Bjorn Wiinblad “The Magic Flute”, Rosenthal Studio Line.
Further back on this site I have an introduction to Bjorn Wiinblad’s designs for the Rosenthal “Studio Line”. This article features one of his more spectacular designs for Rosenthal – “The Magic Flute” or “Zauberflöte”.
Each piece of this design depicts a different scene from Mozart’s opera, and texts of libretto of the opera are written onto the bottom of many of the pieces in this series, including on the saucers of the cups.
Many of the forms in the series are instantly recognisable as Wiinblad in design, especially when looking at the exotic domed or minaret shape of many of the lids on teapots, bowls etc, and on closer inspection of the detail in the charming embossed illustrations.
The setting is one of the most technically sophisticated and expensive services ever produced by Rosenthal – and is still in production. The design comes in pure white as well as the gold, and gold/white. The first 5 images are of pieces I found at auction a few years ago, and the others from around the web.
You can see more of the amazing pieces of this series, and more of the story of the design on the Rosenthal website HERE where the extract below is from:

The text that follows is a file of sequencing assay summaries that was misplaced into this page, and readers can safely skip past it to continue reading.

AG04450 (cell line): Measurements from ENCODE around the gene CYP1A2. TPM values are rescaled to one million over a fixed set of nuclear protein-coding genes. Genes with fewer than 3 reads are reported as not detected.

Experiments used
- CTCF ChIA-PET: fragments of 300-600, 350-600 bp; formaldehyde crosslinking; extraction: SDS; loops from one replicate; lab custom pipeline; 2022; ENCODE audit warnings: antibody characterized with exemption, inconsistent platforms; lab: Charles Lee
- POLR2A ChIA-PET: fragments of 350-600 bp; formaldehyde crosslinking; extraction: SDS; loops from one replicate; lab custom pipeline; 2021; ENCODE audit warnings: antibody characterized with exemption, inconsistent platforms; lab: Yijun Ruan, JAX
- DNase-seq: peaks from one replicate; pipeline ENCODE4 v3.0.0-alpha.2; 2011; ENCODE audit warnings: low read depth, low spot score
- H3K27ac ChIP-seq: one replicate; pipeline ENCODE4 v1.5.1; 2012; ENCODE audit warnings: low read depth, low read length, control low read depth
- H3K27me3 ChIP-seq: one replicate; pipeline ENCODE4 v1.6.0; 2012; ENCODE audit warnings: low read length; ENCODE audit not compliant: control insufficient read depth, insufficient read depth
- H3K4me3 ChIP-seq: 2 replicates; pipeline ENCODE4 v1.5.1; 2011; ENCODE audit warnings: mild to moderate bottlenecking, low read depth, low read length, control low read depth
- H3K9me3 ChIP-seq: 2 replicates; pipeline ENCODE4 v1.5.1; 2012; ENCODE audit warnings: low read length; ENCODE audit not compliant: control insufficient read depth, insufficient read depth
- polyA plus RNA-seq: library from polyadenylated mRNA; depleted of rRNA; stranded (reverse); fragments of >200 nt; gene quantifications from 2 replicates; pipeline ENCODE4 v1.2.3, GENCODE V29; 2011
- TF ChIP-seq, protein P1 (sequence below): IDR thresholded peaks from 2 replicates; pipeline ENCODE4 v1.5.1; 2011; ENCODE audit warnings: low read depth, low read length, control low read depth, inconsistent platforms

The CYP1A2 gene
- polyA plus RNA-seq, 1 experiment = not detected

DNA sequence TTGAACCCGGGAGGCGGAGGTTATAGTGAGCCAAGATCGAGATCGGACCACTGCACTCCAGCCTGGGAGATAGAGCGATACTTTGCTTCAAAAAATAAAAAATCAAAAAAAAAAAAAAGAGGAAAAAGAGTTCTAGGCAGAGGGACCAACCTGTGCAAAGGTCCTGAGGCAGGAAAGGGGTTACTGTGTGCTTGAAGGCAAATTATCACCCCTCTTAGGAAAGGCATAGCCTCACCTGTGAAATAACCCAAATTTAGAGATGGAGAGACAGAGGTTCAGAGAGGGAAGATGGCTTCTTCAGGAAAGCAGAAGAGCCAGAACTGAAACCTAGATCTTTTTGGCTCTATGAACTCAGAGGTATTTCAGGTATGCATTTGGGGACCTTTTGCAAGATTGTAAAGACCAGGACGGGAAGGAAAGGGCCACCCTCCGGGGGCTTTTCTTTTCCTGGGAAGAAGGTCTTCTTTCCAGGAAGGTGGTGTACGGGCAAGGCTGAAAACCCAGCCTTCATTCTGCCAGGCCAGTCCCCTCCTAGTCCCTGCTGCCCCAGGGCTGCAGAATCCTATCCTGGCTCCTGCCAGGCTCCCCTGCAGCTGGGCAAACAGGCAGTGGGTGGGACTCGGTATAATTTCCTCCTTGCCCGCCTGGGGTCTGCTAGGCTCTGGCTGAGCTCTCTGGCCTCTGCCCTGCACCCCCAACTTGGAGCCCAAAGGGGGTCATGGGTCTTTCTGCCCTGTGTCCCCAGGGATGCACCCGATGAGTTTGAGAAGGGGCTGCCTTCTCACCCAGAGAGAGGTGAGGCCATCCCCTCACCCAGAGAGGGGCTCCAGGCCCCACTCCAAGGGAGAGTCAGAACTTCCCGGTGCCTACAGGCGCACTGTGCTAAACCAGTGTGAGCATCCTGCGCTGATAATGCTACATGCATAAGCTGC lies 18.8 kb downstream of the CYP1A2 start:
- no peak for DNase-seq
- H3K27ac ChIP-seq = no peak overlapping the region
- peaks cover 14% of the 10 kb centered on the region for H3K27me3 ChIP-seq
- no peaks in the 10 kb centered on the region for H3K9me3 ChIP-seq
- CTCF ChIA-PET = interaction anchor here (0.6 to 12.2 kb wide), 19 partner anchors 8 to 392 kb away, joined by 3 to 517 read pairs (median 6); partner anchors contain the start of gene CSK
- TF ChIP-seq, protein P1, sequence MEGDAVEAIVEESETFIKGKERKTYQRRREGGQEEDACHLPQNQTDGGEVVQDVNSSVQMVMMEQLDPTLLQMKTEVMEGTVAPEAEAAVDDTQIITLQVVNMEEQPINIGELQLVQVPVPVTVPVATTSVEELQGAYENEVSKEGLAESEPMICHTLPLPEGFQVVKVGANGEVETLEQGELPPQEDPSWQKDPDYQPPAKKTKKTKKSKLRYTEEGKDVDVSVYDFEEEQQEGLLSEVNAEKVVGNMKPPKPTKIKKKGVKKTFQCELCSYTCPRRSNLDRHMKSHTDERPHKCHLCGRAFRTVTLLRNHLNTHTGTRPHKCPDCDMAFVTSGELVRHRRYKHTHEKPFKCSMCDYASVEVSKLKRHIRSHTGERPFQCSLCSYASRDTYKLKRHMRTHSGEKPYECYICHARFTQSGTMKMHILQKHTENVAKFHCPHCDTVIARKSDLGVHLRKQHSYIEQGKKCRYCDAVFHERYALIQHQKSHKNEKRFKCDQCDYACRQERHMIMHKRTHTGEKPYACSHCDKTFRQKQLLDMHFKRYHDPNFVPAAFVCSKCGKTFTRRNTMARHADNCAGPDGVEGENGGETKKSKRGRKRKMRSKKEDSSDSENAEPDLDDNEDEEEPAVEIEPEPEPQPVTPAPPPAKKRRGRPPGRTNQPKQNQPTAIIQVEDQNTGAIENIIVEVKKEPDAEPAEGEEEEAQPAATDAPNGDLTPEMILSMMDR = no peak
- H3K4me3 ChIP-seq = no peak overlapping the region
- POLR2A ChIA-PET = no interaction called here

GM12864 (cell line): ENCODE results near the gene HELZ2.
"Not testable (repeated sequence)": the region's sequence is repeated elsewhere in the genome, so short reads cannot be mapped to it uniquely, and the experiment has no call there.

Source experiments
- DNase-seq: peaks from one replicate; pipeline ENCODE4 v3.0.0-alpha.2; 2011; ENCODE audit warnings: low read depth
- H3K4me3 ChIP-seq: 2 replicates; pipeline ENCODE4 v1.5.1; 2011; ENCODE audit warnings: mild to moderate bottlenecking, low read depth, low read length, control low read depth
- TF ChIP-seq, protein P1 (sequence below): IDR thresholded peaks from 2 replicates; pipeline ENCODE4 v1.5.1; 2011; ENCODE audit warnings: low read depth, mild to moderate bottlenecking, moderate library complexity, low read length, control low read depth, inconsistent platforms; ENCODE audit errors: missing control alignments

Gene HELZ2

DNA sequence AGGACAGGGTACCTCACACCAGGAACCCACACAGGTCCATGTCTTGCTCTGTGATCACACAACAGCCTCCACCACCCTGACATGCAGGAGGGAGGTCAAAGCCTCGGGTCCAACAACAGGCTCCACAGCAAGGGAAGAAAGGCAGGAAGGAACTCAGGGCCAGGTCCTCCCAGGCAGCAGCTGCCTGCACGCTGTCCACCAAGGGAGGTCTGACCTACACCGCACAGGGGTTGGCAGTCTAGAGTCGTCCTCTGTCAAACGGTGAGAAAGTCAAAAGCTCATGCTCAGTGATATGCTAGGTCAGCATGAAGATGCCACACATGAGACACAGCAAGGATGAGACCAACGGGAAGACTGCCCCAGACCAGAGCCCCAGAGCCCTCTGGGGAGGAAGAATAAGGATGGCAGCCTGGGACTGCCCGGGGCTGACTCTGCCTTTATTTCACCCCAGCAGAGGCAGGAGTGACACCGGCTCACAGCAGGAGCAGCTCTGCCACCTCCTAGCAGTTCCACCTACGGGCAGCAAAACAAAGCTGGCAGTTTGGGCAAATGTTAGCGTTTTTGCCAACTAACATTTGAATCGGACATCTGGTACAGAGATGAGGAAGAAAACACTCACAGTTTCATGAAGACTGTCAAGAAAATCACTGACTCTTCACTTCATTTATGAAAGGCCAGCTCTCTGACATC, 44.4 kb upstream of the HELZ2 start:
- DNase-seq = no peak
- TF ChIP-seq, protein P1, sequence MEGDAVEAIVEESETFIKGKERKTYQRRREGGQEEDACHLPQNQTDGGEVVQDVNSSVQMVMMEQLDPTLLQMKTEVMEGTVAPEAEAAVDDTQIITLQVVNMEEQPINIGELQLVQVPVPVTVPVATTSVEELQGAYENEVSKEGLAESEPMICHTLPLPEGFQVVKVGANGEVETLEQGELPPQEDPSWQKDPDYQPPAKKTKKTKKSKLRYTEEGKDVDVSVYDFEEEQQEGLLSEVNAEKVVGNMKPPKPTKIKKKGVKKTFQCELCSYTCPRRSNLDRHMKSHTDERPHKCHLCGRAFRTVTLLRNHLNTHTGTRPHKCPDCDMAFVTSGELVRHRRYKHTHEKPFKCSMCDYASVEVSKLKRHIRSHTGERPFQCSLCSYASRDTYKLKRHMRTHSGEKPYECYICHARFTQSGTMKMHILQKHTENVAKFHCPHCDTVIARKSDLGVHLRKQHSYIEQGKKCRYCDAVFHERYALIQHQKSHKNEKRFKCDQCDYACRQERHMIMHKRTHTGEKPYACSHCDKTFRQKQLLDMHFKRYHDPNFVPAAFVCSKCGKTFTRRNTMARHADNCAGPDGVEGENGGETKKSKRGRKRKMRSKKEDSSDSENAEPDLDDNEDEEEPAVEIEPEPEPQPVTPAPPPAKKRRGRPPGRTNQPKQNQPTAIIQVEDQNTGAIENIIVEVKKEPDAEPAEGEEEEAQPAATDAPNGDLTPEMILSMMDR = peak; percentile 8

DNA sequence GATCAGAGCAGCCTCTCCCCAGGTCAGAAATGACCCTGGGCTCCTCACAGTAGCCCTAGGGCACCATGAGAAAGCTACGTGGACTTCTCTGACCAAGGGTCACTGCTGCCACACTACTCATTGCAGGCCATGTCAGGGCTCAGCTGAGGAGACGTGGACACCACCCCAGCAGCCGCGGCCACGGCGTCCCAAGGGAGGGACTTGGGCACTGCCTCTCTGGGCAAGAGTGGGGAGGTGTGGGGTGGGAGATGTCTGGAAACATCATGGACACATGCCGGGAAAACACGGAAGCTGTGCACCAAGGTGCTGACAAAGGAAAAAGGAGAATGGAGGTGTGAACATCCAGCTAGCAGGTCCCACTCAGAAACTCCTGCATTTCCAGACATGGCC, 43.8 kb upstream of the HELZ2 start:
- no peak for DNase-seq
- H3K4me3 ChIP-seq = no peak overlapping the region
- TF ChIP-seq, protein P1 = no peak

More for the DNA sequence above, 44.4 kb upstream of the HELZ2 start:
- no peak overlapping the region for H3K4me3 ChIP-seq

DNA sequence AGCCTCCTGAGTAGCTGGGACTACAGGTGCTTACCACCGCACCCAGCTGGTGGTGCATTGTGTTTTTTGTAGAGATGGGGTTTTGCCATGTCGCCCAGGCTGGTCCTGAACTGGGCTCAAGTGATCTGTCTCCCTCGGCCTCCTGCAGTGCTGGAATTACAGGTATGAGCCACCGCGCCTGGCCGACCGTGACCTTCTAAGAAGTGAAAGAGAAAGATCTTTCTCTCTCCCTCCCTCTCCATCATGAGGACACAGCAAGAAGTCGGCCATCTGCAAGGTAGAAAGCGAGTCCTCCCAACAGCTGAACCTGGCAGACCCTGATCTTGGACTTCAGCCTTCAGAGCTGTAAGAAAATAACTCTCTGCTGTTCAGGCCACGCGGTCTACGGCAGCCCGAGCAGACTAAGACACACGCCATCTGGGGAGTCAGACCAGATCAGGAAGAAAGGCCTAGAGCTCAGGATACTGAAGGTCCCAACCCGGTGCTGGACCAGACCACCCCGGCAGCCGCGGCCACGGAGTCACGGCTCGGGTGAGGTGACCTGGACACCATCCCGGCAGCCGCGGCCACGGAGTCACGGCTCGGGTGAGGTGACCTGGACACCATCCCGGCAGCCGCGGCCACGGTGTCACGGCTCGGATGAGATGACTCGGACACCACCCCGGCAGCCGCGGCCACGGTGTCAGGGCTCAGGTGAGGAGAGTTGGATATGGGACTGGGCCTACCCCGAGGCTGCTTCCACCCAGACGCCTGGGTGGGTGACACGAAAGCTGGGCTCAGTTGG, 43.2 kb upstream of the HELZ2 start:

It was necessary to create space through extremely wide plate rims for these scenes. On this stage of porcelain Wiinblad tells the story of the opera in a relief with detailed figures and ornamentation. Time and again one finds something new in these scenes. The rims had to be as wide as never before on plates. In order to prevent them flopping down during firing, a special firing technique had to be developed. The service “Zauberflöte” possesses something so special that it is not apparent at first glance: a decoration on the underside of the porcelain! Even in the white range, all pieces carry on the underside the text of the opera libretto of the scene depicted in the relevant porcelain relief. Written in Björn Wiinblad´s ornamental handwriting and decorated with gold. A further feature of this service: the relief surfaces are not glazed but smoothed and polished after the second firing in a highly elaborate procedure. This produces the delicate, matt effect of the relief forming a most attractive contrast to the glazed surfaces.